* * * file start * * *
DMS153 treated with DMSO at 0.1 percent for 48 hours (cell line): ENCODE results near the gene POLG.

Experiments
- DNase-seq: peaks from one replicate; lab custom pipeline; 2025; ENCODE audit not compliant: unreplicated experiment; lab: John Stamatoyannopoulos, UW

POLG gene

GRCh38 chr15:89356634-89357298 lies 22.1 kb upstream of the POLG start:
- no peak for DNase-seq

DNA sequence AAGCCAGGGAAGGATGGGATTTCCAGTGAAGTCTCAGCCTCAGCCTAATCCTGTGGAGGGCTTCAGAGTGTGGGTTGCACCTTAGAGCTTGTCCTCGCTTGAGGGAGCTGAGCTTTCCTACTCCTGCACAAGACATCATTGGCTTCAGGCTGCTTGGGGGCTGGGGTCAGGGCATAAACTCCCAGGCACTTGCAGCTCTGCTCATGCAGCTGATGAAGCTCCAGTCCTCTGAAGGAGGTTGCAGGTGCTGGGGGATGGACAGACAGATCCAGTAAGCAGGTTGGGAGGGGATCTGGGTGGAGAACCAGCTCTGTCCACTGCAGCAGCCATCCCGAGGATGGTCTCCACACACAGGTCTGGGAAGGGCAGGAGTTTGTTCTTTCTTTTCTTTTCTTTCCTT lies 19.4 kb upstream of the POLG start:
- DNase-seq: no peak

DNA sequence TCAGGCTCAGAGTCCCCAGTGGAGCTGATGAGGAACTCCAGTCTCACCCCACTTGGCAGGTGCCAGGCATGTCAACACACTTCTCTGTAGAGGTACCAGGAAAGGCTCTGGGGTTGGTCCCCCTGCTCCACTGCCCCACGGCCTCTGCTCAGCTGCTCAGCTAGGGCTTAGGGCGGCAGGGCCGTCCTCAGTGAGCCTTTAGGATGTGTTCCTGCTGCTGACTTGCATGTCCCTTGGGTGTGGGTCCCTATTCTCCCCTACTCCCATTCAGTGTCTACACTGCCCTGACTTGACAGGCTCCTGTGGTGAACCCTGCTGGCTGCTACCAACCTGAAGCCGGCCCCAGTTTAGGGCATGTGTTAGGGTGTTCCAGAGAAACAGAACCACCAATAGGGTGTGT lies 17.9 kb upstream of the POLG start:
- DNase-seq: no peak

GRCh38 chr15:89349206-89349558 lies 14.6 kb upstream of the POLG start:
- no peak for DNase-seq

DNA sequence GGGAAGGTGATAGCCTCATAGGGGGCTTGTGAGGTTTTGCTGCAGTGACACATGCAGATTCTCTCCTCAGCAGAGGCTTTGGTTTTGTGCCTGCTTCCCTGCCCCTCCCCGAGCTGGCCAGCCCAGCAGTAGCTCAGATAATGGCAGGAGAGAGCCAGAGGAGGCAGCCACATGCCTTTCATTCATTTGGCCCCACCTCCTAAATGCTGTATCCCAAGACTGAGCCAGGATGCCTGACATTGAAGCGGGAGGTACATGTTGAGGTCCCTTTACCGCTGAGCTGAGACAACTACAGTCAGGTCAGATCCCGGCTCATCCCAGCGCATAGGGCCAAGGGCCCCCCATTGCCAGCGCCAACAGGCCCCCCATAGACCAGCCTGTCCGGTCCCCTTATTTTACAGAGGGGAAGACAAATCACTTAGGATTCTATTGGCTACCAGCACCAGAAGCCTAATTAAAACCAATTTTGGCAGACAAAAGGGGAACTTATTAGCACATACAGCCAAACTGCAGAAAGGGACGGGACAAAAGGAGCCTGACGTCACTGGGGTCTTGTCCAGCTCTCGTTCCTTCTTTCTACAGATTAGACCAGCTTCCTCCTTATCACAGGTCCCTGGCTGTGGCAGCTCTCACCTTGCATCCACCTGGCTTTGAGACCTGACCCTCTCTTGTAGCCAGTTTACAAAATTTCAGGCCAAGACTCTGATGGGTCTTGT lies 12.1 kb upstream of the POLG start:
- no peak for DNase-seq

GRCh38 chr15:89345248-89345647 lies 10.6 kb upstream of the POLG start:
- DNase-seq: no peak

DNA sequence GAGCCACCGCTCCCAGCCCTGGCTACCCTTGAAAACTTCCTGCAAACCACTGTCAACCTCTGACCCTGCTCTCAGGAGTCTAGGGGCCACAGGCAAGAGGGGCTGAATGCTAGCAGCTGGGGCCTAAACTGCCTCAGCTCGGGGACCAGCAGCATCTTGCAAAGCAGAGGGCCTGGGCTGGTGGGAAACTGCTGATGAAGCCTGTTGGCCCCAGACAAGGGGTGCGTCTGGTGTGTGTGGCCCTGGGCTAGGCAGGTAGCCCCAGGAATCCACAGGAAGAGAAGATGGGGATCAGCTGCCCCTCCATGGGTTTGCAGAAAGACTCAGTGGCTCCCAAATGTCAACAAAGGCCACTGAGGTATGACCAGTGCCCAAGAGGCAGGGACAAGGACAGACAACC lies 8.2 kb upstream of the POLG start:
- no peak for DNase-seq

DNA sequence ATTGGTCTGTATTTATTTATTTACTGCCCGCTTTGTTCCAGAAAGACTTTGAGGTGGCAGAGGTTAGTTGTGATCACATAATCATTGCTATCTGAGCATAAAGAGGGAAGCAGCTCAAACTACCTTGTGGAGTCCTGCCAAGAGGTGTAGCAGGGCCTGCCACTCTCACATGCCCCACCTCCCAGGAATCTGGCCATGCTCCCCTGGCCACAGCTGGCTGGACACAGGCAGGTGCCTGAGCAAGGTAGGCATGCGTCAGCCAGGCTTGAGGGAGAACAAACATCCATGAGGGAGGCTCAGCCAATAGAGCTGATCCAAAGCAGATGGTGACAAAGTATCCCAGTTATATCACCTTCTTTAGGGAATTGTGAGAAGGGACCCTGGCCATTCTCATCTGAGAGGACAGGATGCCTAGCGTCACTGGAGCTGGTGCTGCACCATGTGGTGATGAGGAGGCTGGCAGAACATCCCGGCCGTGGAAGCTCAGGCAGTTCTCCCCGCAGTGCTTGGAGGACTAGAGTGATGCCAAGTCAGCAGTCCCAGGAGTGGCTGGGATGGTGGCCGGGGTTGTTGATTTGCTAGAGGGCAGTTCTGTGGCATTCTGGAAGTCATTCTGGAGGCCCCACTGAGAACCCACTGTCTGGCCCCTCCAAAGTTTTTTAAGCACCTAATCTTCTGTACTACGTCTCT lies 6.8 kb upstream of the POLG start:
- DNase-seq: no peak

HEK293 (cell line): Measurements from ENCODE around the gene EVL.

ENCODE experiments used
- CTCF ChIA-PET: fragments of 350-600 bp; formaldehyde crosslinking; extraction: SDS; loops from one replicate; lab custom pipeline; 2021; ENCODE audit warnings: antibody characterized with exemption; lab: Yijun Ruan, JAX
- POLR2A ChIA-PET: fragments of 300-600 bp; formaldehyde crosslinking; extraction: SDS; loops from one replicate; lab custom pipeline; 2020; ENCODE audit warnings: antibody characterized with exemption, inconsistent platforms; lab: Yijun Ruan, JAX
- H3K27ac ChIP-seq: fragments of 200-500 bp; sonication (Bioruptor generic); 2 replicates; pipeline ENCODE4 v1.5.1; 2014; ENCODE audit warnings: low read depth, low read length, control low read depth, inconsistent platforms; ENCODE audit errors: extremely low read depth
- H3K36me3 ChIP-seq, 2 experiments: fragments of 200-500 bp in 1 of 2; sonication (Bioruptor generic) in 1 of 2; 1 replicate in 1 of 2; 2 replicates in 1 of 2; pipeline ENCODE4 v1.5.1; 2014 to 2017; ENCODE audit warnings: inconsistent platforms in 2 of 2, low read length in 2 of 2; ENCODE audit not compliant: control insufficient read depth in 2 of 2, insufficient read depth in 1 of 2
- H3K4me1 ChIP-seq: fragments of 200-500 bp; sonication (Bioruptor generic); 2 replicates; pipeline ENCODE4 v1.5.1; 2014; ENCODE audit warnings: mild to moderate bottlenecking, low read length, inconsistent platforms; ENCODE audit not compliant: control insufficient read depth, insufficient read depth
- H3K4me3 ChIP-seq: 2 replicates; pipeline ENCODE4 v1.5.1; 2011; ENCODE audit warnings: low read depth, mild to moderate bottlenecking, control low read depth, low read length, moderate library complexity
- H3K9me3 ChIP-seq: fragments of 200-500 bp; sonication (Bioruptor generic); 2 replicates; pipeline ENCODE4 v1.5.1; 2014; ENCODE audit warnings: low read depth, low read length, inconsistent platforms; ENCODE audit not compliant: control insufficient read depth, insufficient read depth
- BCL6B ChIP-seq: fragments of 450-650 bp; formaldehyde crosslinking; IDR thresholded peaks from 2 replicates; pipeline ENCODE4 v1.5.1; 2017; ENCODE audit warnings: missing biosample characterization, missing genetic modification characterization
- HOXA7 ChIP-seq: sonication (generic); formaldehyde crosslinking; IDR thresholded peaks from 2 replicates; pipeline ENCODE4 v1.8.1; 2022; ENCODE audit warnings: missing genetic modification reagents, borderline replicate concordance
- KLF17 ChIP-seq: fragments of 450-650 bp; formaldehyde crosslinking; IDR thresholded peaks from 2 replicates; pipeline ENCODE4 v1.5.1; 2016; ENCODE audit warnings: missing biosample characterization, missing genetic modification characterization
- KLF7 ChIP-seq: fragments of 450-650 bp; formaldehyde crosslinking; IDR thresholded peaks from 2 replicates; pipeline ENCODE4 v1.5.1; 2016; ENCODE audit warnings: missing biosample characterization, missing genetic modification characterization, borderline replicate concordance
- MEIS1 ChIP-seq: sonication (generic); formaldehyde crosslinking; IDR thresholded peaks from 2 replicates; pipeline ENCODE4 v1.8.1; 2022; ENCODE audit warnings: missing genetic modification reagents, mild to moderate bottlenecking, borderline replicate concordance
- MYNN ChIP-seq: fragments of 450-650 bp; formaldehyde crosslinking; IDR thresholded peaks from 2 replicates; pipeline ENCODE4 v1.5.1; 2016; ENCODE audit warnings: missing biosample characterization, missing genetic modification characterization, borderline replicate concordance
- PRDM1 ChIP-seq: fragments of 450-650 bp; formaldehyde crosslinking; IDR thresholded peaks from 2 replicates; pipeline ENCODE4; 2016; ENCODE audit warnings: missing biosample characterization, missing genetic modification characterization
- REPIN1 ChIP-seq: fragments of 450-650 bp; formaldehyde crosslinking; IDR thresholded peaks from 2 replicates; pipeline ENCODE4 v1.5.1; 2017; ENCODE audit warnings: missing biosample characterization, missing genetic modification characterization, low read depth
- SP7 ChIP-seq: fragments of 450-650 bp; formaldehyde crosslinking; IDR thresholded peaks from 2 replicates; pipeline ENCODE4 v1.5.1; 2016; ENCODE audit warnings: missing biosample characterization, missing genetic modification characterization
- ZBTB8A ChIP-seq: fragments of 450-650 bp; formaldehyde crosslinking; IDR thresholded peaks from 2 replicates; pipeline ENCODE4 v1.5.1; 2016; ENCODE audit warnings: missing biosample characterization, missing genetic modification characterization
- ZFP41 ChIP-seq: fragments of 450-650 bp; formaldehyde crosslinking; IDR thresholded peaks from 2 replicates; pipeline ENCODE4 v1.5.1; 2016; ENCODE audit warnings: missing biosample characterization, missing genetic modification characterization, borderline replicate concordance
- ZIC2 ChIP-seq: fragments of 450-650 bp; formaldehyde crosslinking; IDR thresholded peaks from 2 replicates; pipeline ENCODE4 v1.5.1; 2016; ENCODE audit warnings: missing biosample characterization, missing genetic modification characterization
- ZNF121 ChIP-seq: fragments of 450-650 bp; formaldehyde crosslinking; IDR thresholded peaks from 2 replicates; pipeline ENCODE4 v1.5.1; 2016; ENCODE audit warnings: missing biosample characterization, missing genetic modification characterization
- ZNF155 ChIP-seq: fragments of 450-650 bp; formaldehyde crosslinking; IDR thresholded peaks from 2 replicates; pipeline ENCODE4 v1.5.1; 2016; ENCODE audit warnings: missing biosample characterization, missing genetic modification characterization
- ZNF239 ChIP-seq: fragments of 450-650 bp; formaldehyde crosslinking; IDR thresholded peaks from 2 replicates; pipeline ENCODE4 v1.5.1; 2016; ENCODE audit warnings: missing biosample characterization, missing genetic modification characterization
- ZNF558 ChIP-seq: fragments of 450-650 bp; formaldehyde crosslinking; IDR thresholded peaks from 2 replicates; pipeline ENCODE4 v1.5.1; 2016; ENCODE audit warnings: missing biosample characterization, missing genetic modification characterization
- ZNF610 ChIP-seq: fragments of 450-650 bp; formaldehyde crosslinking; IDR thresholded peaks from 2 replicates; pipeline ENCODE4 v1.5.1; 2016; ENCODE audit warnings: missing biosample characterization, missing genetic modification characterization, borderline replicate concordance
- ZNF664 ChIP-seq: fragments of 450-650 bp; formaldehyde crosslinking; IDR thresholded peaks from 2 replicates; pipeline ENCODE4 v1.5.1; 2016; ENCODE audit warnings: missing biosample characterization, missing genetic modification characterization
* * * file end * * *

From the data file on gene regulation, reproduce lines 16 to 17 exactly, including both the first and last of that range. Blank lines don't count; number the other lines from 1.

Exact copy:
- DNase-seq: no peak

DNA sequence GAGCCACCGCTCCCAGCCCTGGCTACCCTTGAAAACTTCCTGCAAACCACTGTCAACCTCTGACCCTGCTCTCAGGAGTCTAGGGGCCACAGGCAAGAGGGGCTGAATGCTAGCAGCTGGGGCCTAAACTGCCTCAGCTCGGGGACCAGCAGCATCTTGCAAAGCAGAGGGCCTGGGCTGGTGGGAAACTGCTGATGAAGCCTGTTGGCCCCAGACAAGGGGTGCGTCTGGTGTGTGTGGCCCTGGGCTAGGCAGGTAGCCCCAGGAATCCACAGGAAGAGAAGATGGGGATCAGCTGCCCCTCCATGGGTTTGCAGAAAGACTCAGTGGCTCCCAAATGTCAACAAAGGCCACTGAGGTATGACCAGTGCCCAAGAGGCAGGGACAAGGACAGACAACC lies 8.2 kb upstream of the POLG start: